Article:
TUESDAY, APRIL 20
The jury in the trial of former police officer Derek Chauvin is now deliberating following closing arguments from the prosecution and defence today.
Chauvin is accused of murdering George Floyd, who died in Minneapolis last year after a run-in with police. Chauvin was filmed kneeling on his neck and back for nine minutes and 29 seconds, a position he maintained despite Mr Floyd’s pleas that he couldn’t breathe.
The former officer has been charged with three offences, the most serious of which is second degree unintentional felony murder, which carries a maximum sentence of 40 years in prison.
Chauvin is also charged with third degree murder, which requires proof that he caused Mr Floyd’s death through an “eminently dangerous” act “without regard for human life”. The highest possible sentence for this is 25 years.
The third charge is manslaughter, with a maximum sentence of 10 years.
Minutes after the jury retired to deliberate this afternoon, defence lawyer Eric Nelson moved for a mistrial, citing public remarks from Democratic Congresswoman Maxine Waters over the weekend which he said were prejudicial to the case.
Ms Waters was in Minneapolis on Saturday, where she spoke about the Chauvin trial.
“We’ve got to get justice in this country, and we cannot allow these killings to continue,” Ms Waters said.
“We’ve got to stay on the street and we’ve got to get more active, we’ve got to get more confrontational. We’ve got to make sure that they know that we mean business.
“I hope we’re going to get a verdict that will say guilty, guilty, guilty. And if we don’t, we cannot go away.”
Mr Nelson told Judge Peter Cahill her comments could be “reasonably interpreted” as “threats against the jury process”.
Prince Harry is understood to still be in the UK, with British media reporting he is staying for the Queen’s upcoming birthday.
But after two hours of peace talks with his brother, Prince William, and their father, Prince Charles, just after Prince Philip’s funeral, Harry will stay and spend more time with his family, it’s claimed.
UK newspaper Metro reports he booked an open flight to the US, allowing Harry the flexibility to return to California when he decides.
The Queen turns 95 on Wednesday, and is expected to hold an intimate celebration at Windsor Castle.
While the monarch’s birthday is normally a pompous celebration with various events from April to June, the COVID-19 pandemic last year saw her spend it solo with her late husband, 99-year-old Philip, in line with social distancing rules.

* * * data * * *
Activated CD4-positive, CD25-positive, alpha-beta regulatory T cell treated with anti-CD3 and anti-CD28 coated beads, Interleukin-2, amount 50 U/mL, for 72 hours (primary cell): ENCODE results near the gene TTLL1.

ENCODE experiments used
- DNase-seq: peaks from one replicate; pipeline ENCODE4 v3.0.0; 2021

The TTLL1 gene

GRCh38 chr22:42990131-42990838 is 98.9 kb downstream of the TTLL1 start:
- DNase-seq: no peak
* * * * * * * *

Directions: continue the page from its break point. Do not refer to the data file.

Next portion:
This year, she is expected to be joined by other members of the royal family as they navigate the period of grief.
This Friday also marks the birthday of the Duke and Duchess of Cambridge’s third child, Prince Louis, who will turn three.
Ms Markle, who is expecting the couple’s second child – a daughter – in coming months, was advised by doctors not to accompany her husband to the UK.
The Duchess of Sussex paid her respects by penning a handwritten note to Philip which was placed alongside a floral wreath presented in honour of the Royal Marines.
Broadcasters who have spent billions of dollars to screen Champions League soccer have condemned the plan by top European clubs to form a breakaway Super League as a threat to the future of the game that will not succeed.
News that 12 clubs including Real Madrid, Juventus and Manchester United have joined forces to set up a new competition risks undermining the existing media contracts that help fund the game.
Were the new league to go ahead, media groups that risk watching the value of their existing rights disappear will have to decide whether they want to battle for the new matches against potential rival giants like Amazon or Disney’s ESPN.
The Financial Times reported that Super League organisers had held early discussions with broadcasters, seeking to secure deals with the likes of Amazon, Facebook, Disney and Comcast-owned Sky that would raise annual revenues of 4 billion euros ($6.2 billion).
Facebook and a source familiar with the situation at Amazon said on Monday they were not in talks about broadcast rights.
BT, which owns the right to show European soccer governing body UEFA’s elite Champions League midweek club competition in Britain, Spain’s Mediapro and streaming service DAZN either condemned the move, or distanced themselves from it.
“BT recognises the concerns raised by many of football’s leading voices and fans, and believes the formation of a European Super League could have a damaging effect to the long-term health of football in this country,” the British company said.
Spanish media company Mediapro told Reuters on Monday that broadcasters would not tear up their existing contracts, and predicted the fledgling plan would fail.
Sports streaming service DAZN, owned by billionaire Len Blavatnik’s Access Industries, also poured cold water on it.
DAZN last month secured the rights to screen all Serie A Italian top-flight league matches over the next three seasons with a bid of 2.5 billion euros ($3.8 billion), beating pay-TV player Sky.
“Neither DAZN nor Mr. Blavatnik are in any way involved or interested in entering into discussions regarding the establishment of a Super League and no conversations have taken place,” DAZN said.
Were the Super League to go ahead it would threaten not only the viability of the Champions League but also the appeal of domestic leagues after officials warned that any clubs or players taking part in it could be banned from all other competitions.
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